In the case of the White Helmets, I immediately discovered that they operated only in areas held by Al-Qaeda and Al-Nusra terrorist forces – and nowhere else in Syria. This being the case, how could they claim to be “neutral, impartial and humanitarian” when they were nowhere to be found in the rest of Syria?

The White Helmets organization was created and funded by US and British efforts back in March of 2013, with an initial input of $23 million by USAID (US Agency for International Development). Since then they’ve received over $100 million, including at least CDN$7.5 million. Max Blumenthal has explored in some detail the various funding resources and relationships that the White Helmets draw on, mostly in the US and Europe. Overall, the CIA has spent over $1 billion on arming and training the so-called Syrian “rebels” who in actuality constitute a variety of Al-Qaeda forces.

A disturbing aspect of the White Helmets is their close association with Al-Qaeda and Al-Nusra forces. In several cases their headquarters are in the same building with these terrorist groups. Videos are also available that show their gross disrespect for the dead bodies of Syrian soldiers (several White Helmets were filmed giving the victory sign while standing on a heap of dead Syrian soldiers on the way to being dumped in the trash).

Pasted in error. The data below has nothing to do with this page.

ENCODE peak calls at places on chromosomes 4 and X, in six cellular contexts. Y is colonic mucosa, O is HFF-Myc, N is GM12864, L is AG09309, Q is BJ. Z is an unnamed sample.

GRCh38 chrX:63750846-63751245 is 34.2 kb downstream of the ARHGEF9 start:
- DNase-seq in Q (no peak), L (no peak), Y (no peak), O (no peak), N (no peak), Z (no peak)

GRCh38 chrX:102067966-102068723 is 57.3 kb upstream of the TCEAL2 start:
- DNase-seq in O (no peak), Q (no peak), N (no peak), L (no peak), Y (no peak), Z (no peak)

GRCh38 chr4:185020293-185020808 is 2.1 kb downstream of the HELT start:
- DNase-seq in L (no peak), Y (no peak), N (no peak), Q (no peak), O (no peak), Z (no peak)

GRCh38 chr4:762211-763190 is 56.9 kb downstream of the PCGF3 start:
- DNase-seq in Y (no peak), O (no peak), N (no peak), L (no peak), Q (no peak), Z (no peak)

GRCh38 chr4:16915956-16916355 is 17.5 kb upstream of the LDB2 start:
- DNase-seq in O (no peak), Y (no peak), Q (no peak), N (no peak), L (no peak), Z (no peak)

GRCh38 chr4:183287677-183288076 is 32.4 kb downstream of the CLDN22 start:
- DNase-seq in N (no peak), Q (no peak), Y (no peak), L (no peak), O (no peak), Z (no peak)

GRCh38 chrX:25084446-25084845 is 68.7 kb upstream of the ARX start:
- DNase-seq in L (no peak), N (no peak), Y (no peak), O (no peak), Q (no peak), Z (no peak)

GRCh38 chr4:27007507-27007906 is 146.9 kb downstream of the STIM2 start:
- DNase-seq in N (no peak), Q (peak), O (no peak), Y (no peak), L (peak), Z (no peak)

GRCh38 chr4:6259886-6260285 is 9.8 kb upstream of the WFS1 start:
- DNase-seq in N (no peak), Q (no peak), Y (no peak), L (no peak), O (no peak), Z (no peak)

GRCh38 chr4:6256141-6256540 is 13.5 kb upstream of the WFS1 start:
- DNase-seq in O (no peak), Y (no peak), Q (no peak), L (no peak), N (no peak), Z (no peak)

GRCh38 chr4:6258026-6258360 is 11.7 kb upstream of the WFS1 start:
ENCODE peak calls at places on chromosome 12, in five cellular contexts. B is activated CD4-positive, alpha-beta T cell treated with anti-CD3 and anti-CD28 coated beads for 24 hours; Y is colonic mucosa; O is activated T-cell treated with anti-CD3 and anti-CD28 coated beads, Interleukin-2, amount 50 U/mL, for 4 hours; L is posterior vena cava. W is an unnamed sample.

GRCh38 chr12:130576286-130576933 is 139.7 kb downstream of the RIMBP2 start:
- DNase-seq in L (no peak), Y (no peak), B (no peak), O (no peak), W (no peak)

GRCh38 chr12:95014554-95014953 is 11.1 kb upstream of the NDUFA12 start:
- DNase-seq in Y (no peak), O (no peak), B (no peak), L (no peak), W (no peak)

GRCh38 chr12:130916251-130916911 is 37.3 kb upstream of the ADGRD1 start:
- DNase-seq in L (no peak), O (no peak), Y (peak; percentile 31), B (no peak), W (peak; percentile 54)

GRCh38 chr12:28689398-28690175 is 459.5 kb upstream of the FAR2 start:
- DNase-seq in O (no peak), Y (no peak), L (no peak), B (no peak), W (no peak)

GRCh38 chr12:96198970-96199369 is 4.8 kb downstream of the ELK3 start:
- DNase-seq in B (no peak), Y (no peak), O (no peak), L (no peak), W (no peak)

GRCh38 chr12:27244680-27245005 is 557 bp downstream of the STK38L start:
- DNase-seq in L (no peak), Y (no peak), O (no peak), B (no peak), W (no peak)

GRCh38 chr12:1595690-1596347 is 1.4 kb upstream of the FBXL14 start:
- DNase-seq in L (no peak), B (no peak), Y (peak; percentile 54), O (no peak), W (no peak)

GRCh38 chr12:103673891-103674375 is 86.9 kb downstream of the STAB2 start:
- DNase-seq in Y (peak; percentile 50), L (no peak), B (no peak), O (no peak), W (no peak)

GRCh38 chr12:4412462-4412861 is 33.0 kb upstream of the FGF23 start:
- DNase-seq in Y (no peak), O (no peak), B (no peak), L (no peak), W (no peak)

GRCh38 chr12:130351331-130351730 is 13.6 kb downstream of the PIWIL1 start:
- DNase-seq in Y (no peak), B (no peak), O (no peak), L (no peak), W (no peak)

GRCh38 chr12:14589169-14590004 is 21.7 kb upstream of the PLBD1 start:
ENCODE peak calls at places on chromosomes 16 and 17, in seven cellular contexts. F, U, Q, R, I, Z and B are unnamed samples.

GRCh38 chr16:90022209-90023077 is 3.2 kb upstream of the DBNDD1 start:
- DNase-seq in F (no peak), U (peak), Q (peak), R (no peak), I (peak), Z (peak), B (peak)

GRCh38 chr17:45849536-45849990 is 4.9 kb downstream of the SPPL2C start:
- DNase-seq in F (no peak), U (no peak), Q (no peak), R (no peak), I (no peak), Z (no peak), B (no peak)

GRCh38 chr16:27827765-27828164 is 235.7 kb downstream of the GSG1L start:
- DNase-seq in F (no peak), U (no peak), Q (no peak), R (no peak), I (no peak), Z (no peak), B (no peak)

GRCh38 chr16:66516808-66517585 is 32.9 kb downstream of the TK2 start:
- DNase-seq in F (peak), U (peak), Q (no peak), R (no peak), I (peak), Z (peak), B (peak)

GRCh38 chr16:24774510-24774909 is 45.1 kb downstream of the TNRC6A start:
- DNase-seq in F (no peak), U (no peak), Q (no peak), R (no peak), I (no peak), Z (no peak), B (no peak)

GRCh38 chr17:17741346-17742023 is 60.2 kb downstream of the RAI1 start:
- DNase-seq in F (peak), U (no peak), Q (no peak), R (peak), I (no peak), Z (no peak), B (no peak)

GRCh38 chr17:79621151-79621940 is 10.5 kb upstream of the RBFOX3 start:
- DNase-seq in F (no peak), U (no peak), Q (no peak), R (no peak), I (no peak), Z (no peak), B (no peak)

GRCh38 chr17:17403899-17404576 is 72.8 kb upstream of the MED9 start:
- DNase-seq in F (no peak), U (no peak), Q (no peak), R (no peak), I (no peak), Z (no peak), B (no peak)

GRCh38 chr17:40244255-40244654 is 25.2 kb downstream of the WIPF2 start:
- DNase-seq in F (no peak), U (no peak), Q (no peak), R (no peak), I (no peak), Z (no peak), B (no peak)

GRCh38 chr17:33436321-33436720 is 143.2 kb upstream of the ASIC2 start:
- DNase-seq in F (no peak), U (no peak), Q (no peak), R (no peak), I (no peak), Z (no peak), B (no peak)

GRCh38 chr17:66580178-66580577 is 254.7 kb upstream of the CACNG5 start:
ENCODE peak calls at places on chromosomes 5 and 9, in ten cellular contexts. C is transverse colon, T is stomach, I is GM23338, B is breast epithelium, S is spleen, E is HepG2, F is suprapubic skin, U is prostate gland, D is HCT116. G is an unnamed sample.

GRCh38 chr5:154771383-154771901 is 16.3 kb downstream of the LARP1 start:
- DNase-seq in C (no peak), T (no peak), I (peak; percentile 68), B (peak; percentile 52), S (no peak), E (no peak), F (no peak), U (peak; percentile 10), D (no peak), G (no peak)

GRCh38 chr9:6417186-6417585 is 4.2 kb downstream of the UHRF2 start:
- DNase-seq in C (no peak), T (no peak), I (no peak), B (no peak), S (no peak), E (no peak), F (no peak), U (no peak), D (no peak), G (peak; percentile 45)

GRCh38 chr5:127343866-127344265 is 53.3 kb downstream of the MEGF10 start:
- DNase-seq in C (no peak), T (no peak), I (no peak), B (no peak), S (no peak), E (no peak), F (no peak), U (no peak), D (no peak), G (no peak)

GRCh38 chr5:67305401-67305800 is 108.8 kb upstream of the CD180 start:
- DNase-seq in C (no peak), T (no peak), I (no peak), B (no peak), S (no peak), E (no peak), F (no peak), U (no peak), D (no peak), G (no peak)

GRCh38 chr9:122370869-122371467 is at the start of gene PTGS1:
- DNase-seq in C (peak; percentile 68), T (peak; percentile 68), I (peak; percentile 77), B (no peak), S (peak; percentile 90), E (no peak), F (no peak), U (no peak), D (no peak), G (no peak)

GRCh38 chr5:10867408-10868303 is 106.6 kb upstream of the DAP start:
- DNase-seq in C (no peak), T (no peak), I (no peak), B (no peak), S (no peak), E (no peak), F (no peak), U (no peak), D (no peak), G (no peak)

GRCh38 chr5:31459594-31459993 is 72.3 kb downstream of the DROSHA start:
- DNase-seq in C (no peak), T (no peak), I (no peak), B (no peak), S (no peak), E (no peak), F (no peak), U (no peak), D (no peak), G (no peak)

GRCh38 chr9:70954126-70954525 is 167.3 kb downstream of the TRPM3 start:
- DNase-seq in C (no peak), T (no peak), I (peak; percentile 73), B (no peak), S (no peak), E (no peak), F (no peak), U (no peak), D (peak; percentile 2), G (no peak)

If the White Helmets devoted their activities solely to save the lives of people caught up in war zones, that would be commendable and beyond reproach, but that is not the case. A major part of their activities is devoted to media reports and public relations, and it seems that this is what draws a significant portion of their funding while constituting the primary reason for their creation. In fact, it appears the White Helmets use search and rescue activities as a cover-up to demonize Syrian President Assad and help terrorists overthrow the Syrian government.

As renowned journalist John Pilger put it, the White Helmets are a “propaganda construct,” an Al-Qaeda support group, whose prime purpose is to try to put a veneer of respectability on the vile head-chopping terrorists in Syria.

Given all this, I was astounded to discover that in the late summer of 2016, the federal NDP had recommended to the federal government that Canada should nominate the White Helmets for the Nobel Peace Prize. In response to this I wrote an open letter to the NDP denouncing their ill-considered proposal. Fortunately, Stéphane Dion, our Minister of Foreign Affairs at that time, ignored their request. My open letter was posted by Canadian Dimension and it was later reposted on two other sites.